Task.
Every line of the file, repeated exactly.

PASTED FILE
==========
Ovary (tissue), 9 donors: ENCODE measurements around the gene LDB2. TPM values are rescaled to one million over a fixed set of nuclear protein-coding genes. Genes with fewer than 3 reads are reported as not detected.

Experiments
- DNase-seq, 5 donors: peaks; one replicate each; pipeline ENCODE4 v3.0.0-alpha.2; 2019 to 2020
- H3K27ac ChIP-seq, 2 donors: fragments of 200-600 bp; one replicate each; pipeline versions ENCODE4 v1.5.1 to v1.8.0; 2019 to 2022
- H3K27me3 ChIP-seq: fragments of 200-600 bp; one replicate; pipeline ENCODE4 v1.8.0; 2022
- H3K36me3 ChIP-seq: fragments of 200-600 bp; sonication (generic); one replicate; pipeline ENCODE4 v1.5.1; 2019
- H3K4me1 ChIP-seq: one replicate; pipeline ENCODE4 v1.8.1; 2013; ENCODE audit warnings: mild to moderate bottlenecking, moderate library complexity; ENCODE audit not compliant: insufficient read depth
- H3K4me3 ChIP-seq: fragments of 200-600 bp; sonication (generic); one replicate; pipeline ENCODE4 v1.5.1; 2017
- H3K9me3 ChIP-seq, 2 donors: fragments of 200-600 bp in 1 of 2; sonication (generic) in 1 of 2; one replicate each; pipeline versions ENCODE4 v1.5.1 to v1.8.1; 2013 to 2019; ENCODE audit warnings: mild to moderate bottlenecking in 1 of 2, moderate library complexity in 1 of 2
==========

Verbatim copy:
Ovary (tissue), 9 donors: ENCODE measurements around the gene LDB2. TPM values are rescaled to one million over a fixed set of nuclear protein-coding genes. Genes with fewer than 3 reads are reported as not detected.

Experiments
- DNase-seq, 5 donors: peaks; one replicate each; pipeline ENCODE4 v3.0.0-alpha.2; 2019 to 2020
- H3K27ac ChIP-seq, 2 donors: fragments of 200-600 bp; one replicate each; pipeline versions ENCODE4 v1.5.1 to v1.8.0; 2019 to 2022
- H3K27me3 ChIP-seq: fragments of 200-600 bp; one replicate; pipeline ENCODE4 v1.8.0; 2022
- H3K36me3 ChIP-seq: fragments of 200-600 bp; sonication (generic); one replicate; pipeline ENCODE4 v1.5.1; 2019
- H3K4me1 ChIP-seq: one replicate; pipeline ENCODE4 v1.8.1; 2013; ENCODE audit warnings: mild to moderate bottlenecking, moderate library complexity; ENCODE audit not compliant: insufficient read depth
- H3K4me3 ChIP-seq: fragments of 200-600 bp; sonication (generic); one replicate; pipeline ENCODE4 v1.5.1; 2017
- H3K9me3 ChIP-seq, 2 donors: fragments of 200-600 bp in 1 of 2; sonication (generic) in 1 of 2; one replicate each; pipeline versions ENCODE4 v1.5.1 to v1.8.1; 2013 to 2019; ENCODE audit warnings: mild to moderate bottlenecking in 1 of 2, moderate library complexity in 1 of 2